SOME sports bar owners who have been excluded by the Government in its controlled reopening of bars say they are equipped to follow the established protocols.
Calvin Malcolm, owner of Mobay Proper in St James, told the Jamaica Observer that he understood the Spirit Licence Act speaks to “village” bars but with reference made to “community” in relation to the measures in light of the COVID-19 crisis, he assumed that his sports bar would have been included in the definition of community bars.
“The Act speaks to village bars or taverns, and in the street we call it corner bar. So when I heard the term ‘community bar’, I didn’t see the reason for not opening. So I bought stock, hired staff, [and] typed up my protocol, until Sunday when I got a WhatsApp message from one of my suppliers saying that it does not apply to sports bars, which is what I am.
“I am very disappointed, especially because none of the sports bar [operators] who I am in contact with in Montego Bay knew that they were excluded,” said Malcolm.
Minister of Local Government Desmond McKenzie last week announced that community bars and taverns would be allowed to reopen on yesterday, from 11:00 am to one hour before curfew, and would remain open for two weeks, during which their operations would be assessed. The stipulations for reopening meant bar operators would have to adhere to strict guidelines, including physical distancing rules, with no more than five people — including the bartender — inside the establishment at any one time, and no stools, benches, chairs, or tables for people within the bar.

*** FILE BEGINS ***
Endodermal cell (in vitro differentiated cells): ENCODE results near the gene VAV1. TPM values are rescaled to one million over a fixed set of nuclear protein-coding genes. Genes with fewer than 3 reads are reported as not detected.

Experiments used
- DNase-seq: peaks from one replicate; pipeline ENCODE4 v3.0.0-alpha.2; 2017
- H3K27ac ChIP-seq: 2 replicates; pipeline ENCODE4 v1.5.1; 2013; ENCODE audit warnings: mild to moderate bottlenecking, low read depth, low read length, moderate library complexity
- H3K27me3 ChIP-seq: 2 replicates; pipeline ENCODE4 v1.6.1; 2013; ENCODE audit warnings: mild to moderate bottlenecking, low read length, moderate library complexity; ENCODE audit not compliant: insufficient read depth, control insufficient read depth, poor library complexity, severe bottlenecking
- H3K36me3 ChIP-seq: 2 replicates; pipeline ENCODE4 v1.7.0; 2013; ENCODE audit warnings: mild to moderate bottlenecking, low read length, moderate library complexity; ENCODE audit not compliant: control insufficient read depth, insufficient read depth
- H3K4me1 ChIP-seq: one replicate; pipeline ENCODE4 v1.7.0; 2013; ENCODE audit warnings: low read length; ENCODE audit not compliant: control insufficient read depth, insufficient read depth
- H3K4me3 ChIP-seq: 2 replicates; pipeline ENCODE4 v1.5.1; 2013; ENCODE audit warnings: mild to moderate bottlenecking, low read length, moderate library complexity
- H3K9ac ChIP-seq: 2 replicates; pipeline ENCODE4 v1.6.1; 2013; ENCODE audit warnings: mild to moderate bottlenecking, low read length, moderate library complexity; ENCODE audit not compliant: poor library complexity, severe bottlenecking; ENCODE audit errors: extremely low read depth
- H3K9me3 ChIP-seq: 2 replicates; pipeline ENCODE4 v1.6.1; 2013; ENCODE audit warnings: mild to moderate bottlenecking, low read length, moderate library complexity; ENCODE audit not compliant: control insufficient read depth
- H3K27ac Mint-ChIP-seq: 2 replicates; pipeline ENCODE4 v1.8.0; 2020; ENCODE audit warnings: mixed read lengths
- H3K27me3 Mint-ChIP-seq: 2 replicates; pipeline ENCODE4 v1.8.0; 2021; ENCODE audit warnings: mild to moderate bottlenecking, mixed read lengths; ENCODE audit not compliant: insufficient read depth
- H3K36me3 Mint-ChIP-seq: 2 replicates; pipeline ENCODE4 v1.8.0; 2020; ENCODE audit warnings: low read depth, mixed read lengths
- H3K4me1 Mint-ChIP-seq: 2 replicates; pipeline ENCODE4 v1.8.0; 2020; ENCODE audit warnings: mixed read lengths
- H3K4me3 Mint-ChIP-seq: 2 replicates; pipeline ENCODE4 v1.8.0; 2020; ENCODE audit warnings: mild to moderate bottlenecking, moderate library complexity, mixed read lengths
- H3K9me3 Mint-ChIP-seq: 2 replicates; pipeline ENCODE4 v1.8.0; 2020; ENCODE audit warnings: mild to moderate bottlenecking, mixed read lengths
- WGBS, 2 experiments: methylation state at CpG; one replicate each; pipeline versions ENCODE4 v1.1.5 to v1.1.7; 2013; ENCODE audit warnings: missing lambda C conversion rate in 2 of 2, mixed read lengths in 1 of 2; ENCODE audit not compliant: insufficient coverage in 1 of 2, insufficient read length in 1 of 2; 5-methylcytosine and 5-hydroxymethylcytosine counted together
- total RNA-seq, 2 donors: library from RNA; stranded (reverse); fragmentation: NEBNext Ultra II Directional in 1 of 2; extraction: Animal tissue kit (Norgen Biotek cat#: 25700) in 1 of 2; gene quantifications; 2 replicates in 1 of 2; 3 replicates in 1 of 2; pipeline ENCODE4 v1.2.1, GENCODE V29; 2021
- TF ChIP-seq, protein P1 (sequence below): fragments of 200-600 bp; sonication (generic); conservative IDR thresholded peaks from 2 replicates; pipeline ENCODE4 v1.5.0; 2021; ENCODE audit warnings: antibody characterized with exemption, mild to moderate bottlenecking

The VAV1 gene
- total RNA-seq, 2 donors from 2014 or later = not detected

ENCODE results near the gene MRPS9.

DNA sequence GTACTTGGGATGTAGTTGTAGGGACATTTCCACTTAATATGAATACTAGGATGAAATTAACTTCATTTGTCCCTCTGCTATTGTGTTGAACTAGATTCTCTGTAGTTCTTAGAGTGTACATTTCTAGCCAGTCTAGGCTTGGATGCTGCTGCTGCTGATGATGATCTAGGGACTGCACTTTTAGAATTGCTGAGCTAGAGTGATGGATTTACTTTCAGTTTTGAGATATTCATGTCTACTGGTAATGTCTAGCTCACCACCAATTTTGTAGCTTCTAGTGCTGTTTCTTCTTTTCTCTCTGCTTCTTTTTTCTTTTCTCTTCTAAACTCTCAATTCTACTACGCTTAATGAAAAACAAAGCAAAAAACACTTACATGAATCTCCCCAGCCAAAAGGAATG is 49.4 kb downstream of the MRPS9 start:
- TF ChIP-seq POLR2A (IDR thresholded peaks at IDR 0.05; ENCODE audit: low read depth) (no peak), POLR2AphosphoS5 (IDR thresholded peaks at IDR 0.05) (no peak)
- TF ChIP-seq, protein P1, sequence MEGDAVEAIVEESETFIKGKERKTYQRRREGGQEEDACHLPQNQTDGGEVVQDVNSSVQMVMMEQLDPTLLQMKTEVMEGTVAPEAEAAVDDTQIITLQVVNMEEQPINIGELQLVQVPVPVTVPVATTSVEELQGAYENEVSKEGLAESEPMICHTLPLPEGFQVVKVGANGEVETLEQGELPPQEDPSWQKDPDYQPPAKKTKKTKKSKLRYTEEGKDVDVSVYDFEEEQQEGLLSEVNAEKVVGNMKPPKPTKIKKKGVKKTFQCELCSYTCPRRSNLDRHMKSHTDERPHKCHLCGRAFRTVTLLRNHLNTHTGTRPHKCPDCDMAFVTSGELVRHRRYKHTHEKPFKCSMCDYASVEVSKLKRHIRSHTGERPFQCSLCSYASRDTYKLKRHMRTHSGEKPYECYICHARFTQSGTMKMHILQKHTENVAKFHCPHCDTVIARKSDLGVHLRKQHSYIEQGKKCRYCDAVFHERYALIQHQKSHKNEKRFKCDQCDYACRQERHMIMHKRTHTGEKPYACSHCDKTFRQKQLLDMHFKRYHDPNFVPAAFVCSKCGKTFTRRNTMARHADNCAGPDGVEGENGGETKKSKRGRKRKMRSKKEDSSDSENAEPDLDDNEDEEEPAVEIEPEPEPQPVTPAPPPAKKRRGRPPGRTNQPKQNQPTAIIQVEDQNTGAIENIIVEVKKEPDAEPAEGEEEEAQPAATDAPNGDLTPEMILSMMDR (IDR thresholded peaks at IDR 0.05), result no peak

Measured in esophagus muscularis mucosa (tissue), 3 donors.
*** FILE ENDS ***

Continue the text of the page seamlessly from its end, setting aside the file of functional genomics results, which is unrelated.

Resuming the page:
Although Malcolm is disappointed that the information regarding the categories of bars allowed to reopen was not clearer, he is happy that some bar operators are able to reopen.
“I am happy that some people are going to get the opportunity to restart and do some business,” said Malcolm.
Andre Dyer, of Rehab Sports Bar and Grill in Montego Bay, had not planned to reopen the doors to the establishment based on the restrictions outlined by Government, but had no idea why sports bars were excluded.
“Four people can’t really pay the bills for an establishment such as mine, so I decided to remain closed. However, mi think dem [Government] need fi give all of us a chance, because we have bills a come een same way,” he argued.
Though the measures for reopening are tight, things seem to be going well for Suzette Reid, owner of Sexy Sue by the Sea in Hopewell, Hanover, as she reopened yesterday.
“I already embrace the Government restrictions before I open. I have the sanitary area settings, six feet apart settings, no stools, no tables. I have sanitised the entire bar and the premises. I have all those things intact,” she said.
— Onome Sido
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